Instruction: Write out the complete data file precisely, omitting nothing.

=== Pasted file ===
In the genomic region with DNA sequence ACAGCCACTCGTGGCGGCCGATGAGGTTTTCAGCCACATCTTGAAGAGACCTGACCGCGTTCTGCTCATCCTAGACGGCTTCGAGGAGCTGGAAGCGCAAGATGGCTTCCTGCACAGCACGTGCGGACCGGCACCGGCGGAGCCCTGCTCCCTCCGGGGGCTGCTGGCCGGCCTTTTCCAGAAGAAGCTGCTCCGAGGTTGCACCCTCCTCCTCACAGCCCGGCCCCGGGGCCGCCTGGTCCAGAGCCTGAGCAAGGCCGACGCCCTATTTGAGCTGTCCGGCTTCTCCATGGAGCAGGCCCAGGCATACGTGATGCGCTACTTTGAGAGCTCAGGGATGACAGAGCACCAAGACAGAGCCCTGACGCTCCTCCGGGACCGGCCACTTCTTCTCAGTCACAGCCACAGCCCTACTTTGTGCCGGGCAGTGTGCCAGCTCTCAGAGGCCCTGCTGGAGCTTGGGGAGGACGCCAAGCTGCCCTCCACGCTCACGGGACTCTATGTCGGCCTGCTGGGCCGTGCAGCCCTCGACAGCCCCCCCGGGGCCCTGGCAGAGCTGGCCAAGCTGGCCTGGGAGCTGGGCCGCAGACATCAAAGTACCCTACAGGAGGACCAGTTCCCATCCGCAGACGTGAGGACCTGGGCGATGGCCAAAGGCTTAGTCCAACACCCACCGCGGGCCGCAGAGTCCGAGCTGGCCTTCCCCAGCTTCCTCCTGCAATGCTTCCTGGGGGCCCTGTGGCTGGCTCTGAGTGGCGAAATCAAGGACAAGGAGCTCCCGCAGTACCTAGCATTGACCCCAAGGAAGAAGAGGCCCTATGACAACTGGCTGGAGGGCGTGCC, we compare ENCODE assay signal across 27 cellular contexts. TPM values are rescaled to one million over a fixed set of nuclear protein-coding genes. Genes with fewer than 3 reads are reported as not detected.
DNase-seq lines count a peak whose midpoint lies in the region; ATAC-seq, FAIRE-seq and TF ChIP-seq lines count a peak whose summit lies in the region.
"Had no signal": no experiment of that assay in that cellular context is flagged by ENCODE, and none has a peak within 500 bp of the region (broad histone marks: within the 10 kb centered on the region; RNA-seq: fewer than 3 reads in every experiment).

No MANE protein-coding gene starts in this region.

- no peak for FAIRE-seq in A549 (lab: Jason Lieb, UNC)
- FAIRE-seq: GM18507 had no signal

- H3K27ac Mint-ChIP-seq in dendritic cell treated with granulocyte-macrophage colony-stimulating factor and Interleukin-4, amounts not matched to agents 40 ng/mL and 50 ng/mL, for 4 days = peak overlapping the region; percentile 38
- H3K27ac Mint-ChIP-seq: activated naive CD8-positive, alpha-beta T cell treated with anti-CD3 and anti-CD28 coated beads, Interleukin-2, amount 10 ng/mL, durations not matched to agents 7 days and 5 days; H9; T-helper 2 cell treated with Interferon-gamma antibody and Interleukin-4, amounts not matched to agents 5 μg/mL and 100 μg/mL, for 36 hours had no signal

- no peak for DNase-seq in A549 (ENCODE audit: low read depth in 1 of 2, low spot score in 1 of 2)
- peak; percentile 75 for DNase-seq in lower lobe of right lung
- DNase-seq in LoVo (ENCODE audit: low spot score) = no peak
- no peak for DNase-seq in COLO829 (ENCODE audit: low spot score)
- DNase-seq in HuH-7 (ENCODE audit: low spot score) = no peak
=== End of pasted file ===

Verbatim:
In the genomic region with DNA sequence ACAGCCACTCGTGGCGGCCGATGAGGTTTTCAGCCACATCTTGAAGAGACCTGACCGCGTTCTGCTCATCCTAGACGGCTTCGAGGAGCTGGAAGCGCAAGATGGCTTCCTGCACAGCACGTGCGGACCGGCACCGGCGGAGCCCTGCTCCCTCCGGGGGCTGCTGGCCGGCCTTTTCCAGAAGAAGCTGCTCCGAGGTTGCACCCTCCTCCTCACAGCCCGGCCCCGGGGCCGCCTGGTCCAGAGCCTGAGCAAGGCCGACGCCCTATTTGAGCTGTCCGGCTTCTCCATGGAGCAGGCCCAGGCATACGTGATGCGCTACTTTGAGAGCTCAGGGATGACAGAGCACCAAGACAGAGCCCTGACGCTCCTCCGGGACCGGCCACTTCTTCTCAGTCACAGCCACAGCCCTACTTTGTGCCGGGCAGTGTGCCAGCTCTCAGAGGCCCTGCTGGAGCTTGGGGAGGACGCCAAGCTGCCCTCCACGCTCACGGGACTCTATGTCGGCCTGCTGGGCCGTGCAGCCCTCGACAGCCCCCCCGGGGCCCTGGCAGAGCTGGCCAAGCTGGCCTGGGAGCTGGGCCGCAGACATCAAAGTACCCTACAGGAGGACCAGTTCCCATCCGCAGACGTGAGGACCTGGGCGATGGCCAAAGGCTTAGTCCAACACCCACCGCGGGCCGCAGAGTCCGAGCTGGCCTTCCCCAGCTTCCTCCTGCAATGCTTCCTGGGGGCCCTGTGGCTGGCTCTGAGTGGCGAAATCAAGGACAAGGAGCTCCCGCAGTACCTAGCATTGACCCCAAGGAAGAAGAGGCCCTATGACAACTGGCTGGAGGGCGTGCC, we compare ENCODE assay signal across 27 cellular contexts. TPM values are rescaled to one million over a fixed set of nuclear protein-coding genes. Genes with fewer than 3 reads are reported as not detected.
DNase-seq lines count a peak whose midpoint lies in the region; ATAC-seq, FAIRE-seq and TF ChIP-seq lines count a peak whose summit lies in the region.
"Had no signal": no experiment of that assay in that cellular context is flagged by ENCODE, and none has a peak within 500 bp of the region (broad histone marks: within the 10 kb centered on the region; RNA-seq: fewer than 3 reads in every experiment).

No MANE protein-coding gene starts in this region.

- no peak for FAIRE-seq in A549 (lab: Jason Lieb, UNC)
- FAIRE-seq: GM18507 had no signal

- H3K27ac Mint-ChIP-seq in dendritic cell treated with granulocyte-macrophage colony-stimulating factor and Interleukin-4, amounts not matched to agents 40 ng/mL and 50 ng/mL, for 4 days = peak overlapping the region; percentile 38
- H3K27ac Mint-ChIP-seq: activated naive CD8-positive, alpha-beta T cell treated with anti-CD3 and anti-CD28 coated beads, Interleukin-2, amount 10 ng/mL, durations not matched to agents 7 days and 5 days; H9; T-helper 2 cell treated with Interferon-gamma antibody and Interleukin-4, amounts not matched to agents 5 μg/mL and 100 μg/mL, for 36 hours had no signal

- no peak for DNase-seq in A549 (ENCODE audit: low read depth in 1 of 2, low spot score in 1 of 2)
- peak; percentile 75 for DNase-seq in lower lobe of right lung
- DNase-seq in LoVo (ENCODE audit: low spot score) = no peak
- no peak for DNase-seq in COLO829 (ENCODE audit: low spot score)
- DNase-seq in HuH-7 (ENCODE audit: low spot score) = no peak